A Canadian judge says an anti-abortion group cannot put their ads up on public buses in the city of Grande Prairie, Alberta because they might cause “psychological harm to women who have had an abortion.” The offending ad contains pictures of fetuses and reads, "Abortion kills children. End the killing." (Due to the nature of the ad, I'm not going to post a picture, but if you're curious, you're can find it here.)
The ruling comes after the anti-abortion group called the Canadian Center for Bioethical Reform appealed the city's decision not to run the ads. Judge C. S. Anderson explained the decision against the ads also had to do with how it might impact young people.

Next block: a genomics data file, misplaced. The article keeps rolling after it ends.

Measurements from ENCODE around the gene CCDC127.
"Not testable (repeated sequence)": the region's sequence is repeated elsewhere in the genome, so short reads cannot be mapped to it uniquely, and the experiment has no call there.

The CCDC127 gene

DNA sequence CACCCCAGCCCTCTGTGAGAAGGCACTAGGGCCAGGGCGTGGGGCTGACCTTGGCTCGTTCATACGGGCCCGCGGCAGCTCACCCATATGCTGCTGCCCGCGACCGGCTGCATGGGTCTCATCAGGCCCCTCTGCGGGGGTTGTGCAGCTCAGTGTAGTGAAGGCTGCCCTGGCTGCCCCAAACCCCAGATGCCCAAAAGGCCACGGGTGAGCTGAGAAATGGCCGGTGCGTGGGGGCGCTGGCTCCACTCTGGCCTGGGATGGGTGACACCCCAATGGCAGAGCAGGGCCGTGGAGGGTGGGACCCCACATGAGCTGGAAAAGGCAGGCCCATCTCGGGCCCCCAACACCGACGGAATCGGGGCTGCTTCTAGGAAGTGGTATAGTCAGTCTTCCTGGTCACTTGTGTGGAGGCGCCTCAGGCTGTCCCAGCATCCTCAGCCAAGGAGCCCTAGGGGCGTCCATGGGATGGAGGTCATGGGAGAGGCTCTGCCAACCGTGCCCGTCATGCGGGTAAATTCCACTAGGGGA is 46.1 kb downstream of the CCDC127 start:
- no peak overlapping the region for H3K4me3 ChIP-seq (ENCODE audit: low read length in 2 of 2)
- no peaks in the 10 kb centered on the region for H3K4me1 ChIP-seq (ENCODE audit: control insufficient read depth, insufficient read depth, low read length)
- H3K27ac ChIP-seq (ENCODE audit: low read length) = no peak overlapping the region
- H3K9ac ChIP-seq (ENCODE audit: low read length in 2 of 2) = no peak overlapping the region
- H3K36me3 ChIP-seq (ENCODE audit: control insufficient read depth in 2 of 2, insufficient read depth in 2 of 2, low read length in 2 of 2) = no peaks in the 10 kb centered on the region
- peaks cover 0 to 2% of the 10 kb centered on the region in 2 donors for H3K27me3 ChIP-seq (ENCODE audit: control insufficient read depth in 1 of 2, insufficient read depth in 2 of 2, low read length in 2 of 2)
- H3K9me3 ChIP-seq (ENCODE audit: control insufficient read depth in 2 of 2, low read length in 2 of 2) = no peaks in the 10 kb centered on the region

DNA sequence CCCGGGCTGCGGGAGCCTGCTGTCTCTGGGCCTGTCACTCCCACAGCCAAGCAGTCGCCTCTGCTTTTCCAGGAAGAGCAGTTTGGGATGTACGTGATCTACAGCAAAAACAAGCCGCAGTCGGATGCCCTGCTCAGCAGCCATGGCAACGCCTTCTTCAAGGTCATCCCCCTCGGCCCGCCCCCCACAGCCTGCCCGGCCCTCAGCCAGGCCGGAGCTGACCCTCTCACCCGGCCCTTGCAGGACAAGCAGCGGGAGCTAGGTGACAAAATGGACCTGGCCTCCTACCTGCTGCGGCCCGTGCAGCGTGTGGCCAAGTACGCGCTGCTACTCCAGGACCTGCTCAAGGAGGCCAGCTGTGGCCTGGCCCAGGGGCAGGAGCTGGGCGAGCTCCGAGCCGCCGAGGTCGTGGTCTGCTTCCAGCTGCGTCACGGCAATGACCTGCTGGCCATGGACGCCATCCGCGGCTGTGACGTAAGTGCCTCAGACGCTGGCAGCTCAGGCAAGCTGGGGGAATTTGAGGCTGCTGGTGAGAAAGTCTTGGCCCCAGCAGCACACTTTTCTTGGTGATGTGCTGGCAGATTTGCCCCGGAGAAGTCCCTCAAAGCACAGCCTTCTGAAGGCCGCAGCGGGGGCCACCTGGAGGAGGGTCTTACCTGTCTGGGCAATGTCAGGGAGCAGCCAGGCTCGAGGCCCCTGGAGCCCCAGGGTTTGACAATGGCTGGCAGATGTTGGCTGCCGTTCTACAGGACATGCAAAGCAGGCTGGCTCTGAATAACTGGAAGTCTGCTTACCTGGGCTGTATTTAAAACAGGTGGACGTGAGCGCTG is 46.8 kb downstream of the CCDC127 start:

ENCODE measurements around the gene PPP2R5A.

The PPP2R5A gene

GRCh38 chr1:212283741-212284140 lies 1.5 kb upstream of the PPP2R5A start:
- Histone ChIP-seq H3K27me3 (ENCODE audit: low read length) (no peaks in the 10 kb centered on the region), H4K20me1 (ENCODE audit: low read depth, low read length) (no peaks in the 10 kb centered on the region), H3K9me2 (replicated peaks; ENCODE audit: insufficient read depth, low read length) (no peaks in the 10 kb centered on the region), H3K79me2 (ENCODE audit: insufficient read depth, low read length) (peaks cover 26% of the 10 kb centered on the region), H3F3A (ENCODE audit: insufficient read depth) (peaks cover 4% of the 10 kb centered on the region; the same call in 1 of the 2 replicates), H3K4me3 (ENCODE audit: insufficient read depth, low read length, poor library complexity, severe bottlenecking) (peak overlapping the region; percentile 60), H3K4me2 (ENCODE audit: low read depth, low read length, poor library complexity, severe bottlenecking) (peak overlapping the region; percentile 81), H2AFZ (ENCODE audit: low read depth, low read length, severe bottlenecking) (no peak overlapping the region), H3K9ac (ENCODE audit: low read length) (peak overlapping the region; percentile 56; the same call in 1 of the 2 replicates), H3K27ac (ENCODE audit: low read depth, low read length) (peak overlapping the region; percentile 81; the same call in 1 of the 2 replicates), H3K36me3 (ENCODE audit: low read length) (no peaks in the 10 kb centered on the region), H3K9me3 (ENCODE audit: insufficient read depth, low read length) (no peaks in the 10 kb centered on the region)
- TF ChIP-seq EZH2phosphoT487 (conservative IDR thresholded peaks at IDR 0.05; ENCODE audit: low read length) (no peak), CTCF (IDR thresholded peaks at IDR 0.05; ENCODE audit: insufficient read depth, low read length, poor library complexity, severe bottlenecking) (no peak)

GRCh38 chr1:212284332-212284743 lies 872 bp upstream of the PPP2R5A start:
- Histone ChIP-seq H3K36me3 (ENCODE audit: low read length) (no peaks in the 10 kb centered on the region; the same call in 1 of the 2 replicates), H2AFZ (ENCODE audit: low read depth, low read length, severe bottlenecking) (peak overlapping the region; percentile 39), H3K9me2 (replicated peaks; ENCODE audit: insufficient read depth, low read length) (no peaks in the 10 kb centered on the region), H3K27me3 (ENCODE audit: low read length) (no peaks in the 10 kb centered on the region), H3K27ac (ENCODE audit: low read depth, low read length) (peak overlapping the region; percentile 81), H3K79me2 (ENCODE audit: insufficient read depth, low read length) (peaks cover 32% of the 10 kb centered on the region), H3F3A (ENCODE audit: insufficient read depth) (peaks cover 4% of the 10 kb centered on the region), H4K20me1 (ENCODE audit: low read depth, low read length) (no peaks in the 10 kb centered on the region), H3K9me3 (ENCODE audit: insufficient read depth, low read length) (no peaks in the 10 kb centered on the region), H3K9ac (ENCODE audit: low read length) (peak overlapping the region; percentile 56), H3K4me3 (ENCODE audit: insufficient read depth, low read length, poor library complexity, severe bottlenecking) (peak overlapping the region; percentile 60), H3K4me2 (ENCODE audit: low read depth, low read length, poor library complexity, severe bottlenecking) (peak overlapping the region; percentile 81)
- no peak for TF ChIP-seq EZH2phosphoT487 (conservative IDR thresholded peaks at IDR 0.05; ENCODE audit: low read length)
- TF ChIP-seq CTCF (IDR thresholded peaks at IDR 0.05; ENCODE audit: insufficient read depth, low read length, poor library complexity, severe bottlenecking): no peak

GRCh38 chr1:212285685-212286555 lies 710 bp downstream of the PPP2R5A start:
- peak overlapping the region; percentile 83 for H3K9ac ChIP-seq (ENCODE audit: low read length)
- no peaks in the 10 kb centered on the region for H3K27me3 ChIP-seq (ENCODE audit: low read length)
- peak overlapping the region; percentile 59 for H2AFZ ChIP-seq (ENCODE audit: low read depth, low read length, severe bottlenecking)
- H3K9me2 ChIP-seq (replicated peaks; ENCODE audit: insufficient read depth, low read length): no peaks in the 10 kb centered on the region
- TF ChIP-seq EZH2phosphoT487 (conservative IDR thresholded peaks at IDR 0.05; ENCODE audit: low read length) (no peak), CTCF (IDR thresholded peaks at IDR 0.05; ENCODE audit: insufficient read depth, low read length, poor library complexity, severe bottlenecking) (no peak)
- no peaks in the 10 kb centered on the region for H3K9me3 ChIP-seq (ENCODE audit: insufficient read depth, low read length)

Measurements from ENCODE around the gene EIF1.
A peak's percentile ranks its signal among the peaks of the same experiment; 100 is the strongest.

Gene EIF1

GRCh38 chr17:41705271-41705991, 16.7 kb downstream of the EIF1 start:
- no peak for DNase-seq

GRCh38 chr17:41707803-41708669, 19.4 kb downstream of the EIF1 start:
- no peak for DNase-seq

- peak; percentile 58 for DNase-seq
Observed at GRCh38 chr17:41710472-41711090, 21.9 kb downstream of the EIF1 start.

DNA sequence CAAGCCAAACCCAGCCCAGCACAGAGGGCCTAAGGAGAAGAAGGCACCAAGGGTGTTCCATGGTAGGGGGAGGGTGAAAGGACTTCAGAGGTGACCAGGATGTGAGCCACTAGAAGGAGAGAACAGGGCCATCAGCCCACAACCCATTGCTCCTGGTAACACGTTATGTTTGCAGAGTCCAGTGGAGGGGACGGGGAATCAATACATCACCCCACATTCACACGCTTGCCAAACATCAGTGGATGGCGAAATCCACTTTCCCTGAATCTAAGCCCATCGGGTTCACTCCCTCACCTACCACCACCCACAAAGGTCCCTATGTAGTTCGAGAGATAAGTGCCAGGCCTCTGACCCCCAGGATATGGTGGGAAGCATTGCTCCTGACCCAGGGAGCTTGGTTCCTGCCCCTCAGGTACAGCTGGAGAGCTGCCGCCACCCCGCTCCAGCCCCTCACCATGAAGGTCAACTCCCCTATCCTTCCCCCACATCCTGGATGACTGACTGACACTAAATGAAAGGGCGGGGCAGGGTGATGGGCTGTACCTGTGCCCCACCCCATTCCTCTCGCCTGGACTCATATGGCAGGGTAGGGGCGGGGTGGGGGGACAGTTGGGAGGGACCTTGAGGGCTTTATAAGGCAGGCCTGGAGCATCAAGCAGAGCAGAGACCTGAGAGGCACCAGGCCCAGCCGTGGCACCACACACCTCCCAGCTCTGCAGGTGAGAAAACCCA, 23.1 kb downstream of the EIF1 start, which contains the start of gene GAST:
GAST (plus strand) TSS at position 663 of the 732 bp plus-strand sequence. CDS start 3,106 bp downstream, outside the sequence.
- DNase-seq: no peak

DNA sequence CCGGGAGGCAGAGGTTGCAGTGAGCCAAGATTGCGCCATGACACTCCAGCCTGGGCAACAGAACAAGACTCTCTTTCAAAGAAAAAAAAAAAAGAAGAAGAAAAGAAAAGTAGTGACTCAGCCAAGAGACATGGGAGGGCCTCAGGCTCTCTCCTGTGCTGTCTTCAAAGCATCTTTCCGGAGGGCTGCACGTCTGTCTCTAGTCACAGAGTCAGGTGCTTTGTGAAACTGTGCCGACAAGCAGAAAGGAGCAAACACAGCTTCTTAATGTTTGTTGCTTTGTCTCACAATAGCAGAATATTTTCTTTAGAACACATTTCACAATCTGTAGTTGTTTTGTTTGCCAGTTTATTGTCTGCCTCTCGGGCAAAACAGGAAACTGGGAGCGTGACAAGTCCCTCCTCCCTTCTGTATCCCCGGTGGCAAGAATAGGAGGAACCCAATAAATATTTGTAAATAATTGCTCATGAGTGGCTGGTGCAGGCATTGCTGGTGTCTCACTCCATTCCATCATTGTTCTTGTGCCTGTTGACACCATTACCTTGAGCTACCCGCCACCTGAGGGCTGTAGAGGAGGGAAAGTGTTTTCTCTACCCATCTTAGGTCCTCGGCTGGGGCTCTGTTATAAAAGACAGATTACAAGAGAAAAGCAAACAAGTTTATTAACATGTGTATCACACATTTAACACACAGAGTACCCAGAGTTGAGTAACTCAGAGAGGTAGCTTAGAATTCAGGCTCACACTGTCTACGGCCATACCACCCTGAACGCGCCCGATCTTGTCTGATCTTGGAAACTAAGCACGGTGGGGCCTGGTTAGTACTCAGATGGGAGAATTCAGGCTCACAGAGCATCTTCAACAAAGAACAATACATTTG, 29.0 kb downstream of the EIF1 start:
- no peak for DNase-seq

"They may not be familiar with the word abortion, but they can read and understand that 'something' kills children," the judge wrote. "Expression of this kind may lead to emotional responses from the various people who make use of public transit and other users of the road, creating a hostile and uncomfortable environment.''
The anti-abortion group is unsurprisingly criticizing the ruling, citing free speech concerns. "If government can tell its citizens what’s upsetting and what isn’t upsetting in their speech, then democracy is threatened and, indeed, progress is threatened," the legal counsel for the group reportedly said. That might sound like a nice argument, but progress is actually threatened when women can't go out in public without being confronted and criticized for the choices they make about their reproductive health.